Competitive Communication: A Rhetoric for Modern Business

By Barry Eckhouse | Go to book overview

3
CLASSICAL ARGUMENT AND MODERN BUSINESS

Now, previous compilers of "Arts" of rhetoric have provided us with only a small portion of this art, for proofs are the only things in it that come within the province of art; everything else is merely an accessory. And yet they say nothing about enthymemes which are the body of proof, but chiefly devote their attention to matters outside the subject; for the arousing of prejudice, compassion, anger, and similar emotions has no connection with the matter in hand. . . .

-- Aristotle, The Art of Rhetoric

Modern business is typically an argumentative practice, in the best sense of the word, when people attempt to persuade by giving and assessing reasons. 1 It is an openly competitive activity, in which working professionals debate issues, defend positions, and evaluate the arguments of others. Because of this, we should not be surprised to find that written and oral communication in business, particularly when practiced at the middle and upper levels, is characterized less by a need to inform and more by an obligation to argue. 2

This obligation to argue is one that many in business already acknowledge through much of their daily communication: it is present any time listeners or readers resist because they are intellectually competitive, because they have a competing point of view and are prepared to argue for it. For writers, these readers represent a distinct challenge. Not only will they expect writing that is well organized, they will demand of it reasons that are compelling enough to overcome their own competing point of view.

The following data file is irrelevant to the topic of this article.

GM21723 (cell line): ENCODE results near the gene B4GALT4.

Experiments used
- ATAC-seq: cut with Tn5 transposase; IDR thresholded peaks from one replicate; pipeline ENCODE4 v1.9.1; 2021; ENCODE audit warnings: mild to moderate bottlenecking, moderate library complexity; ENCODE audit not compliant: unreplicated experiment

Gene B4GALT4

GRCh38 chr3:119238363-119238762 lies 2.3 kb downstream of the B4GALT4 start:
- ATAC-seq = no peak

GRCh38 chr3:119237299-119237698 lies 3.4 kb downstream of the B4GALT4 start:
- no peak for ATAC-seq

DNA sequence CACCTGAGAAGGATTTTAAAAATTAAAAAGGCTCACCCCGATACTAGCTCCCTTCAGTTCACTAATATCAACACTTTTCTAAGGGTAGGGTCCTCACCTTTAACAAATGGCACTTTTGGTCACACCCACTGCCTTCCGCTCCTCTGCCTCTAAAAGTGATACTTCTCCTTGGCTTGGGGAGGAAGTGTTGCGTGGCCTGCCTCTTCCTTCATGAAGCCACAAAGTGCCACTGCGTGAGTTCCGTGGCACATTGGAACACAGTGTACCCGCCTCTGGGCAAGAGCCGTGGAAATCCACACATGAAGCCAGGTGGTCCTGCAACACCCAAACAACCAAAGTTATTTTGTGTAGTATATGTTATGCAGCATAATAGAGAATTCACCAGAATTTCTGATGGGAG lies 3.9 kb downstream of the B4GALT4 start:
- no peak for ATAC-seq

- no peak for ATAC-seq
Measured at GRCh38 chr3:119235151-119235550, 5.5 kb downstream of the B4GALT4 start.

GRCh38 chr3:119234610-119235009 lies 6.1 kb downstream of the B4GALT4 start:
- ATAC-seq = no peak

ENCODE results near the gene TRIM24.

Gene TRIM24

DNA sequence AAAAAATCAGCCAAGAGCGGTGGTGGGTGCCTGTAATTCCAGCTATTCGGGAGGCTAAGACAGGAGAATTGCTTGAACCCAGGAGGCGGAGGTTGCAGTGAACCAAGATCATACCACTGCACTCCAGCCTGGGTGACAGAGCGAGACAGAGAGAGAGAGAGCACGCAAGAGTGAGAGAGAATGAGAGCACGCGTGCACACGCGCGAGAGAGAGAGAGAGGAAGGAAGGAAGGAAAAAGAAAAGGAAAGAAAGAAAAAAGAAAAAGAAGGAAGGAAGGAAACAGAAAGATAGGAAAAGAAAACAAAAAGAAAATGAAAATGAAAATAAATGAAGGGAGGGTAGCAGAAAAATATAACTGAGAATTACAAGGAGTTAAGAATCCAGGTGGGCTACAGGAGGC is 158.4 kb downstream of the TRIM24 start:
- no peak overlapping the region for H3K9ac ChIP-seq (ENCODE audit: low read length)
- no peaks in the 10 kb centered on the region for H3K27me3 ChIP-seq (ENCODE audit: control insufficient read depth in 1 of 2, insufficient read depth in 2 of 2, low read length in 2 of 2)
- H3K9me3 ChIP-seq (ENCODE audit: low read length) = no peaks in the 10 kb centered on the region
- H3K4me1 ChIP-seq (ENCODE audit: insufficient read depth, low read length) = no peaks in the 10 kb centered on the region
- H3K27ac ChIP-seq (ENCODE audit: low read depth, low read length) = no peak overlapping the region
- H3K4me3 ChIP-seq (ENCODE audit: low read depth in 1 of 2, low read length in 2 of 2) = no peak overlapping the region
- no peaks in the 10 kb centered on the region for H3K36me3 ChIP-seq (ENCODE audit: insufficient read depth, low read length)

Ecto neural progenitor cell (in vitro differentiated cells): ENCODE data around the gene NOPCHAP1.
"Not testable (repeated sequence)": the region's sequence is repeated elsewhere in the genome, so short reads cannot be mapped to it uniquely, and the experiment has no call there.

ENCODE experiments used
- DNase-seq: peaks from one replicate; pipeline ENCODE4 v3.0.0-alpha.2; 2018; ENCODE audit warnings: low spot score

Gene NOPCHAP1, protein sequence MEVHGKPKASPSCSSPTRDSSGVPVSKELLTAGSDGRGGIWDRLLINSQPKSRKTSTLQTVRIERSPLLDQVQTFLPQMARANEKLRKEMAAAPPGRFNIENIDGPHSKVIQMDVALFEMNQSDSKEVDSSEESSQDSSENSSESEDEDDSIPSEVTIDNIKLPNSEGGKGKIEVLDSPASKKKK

This does not mean that competition with readers will result in an unpleasant and uncooperative exchange, though argument is often thought of in just this negative way. Quite the opposite. As G. K. Chesterton once wisely said, "People generally quarrel because they cannot argue." As Chesterton suggests, argument offers an opportunity to avoid quarreling. As such, argument may be seen not as an impediment to cooperative interaction, but as a vehicle for promoting it. Understood in this way, argument will acquire a paradoxical character, one that is critically important to un-

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